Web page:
This is the second of two articles about the organisation AfricaLics. In the first article, I speak with Dr Margrethe Holm Andersen about the organisation, its model, and her perspective of its impacts. You can read it here.
AfricaLics (an acronym for African Network for Economics of Learning, Innovation, and Competence Building Systems) is the African regional network of the larger network Globelics. Founded in 2013, the network aims to connect scholars, researchers and policy analysists in innovation and development studies in Africa.
To get the perspective of a former participant of the AfricaLics Visiting Fellowship Programme (VFP), I spoke to Justina Onumah from the University of Ghana, where Justina is a PhD candidate. Justina has studied Agricultural Economics in her undergraduate and Master’s degrees, but switched to development studies for her PhD. She also works at the CSIR-Science and Technology Policy Research Institute (STEPRI) in Ghana.
Justina attended the AfricaLics Visiting Fellowship Programme in 2018. She tells me that it was her third international academic exchange – the first having been in Guelph in Canada, and the second in Bonn, Germany. In 2018, at the time of the AfricaLics VFP, Justina was in the beginning of the second year of her PhD. During this time, PhD students at the University of Ghana take a semester of ‘experiential learning’, where students are placed in an industry or with a faculty member, and work on a project. Justina took this time to attend the AfricaLics VFP, where she was afforded an experiential learning experience, but with the focus on working on her PhD.
By the end of her time at Aalborg University, Justina had finished a draft of the first three chapters of her PhD thesis. “I’m grateful for the experience,” she tells me. “Aalborg pushed me ahead.”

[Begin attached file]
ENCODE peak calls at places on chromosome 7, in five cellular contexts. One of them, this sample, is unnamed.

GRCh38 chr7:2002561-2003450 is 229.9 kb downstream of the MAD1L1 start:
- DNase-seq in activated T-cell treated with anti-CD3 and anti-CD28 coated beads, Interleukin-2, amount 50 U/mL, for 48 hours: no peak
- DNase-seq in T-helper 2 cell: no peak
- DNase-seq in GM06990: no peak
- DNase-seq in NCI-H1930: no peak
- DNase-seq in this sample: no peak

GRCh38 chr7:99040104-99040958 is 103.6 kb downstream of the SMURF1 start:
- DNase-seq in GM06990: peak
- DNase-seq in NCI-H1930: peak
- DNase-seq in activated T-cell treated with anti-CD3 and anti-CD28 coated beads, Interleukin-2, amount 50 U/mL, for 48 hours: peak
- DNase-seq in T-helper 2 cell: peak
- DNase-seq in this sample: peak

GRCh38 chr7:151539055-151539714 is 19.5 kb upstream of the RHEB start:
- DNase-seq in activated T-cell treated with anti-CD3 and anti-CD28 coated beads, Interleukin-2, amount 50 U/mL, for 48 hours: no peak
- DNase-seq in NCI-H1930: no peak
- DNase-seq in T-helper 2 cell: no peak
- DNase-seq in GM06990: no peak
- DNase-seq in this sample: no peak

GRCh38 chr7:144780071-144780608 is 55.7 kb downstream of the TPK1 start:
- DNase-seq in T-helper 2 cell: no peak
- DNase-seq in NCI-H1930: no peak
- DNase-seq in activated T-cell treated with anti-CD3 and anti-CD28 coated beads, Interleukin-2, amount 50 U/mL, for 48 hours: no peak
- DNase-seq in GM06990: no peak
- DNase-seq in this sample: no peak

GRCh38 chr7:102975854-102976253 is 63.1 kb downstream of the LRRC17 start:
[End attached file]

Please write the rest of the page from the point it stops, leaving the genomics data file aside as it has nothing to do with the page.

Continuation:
Justina tells me that the programme actually ended up shaping her whole PhD topic. In 2016, the institute that Justina works at, CSIR-STEPRI, hosted an innovation conference, where AfricaLics secretariat member, Dr Margrethe Holm Andersen, came to speak about the organisation and about the VFP. “That was where my deep interest in innovation studies began,” Justina says. As a result of the presentation made about AfricaLics at the conference, Justina switched the focus of her PhD topic to one within innovation studies, with the support and encouragement of her lead supervisor.
As an international student myself, I was curious to hear about Justina’s impressions of Denmark and the Danish academic culture. She tells me that one of the biggest differences was the student-professor relationship. “There is more of an open door policy in Denmark,” she says. “You can share the same space and eat together with your professors because PhD candidates are seen as faculty members in Denmark but you don’t get that much here [in Ghana]”. Though she indicated that she has been fortunate with the kind of supervisors she has, with their openness to using different platforms (even WhatsApp) for supervision, these open approaches are not common to find. She also mentions that Aalborg University’s Problem Based Learning (PBL) approach was something new for her. Justina tells me that in one of the first or second seminars during her VFP, she presented her proposal and the feedback she received was that she should delve deeper into the problem before writing about methodology and at that stage, they did not expect a lot on methodology. But in Ghana, she tells me that “we place a lot of emphasis on measurement and methods”.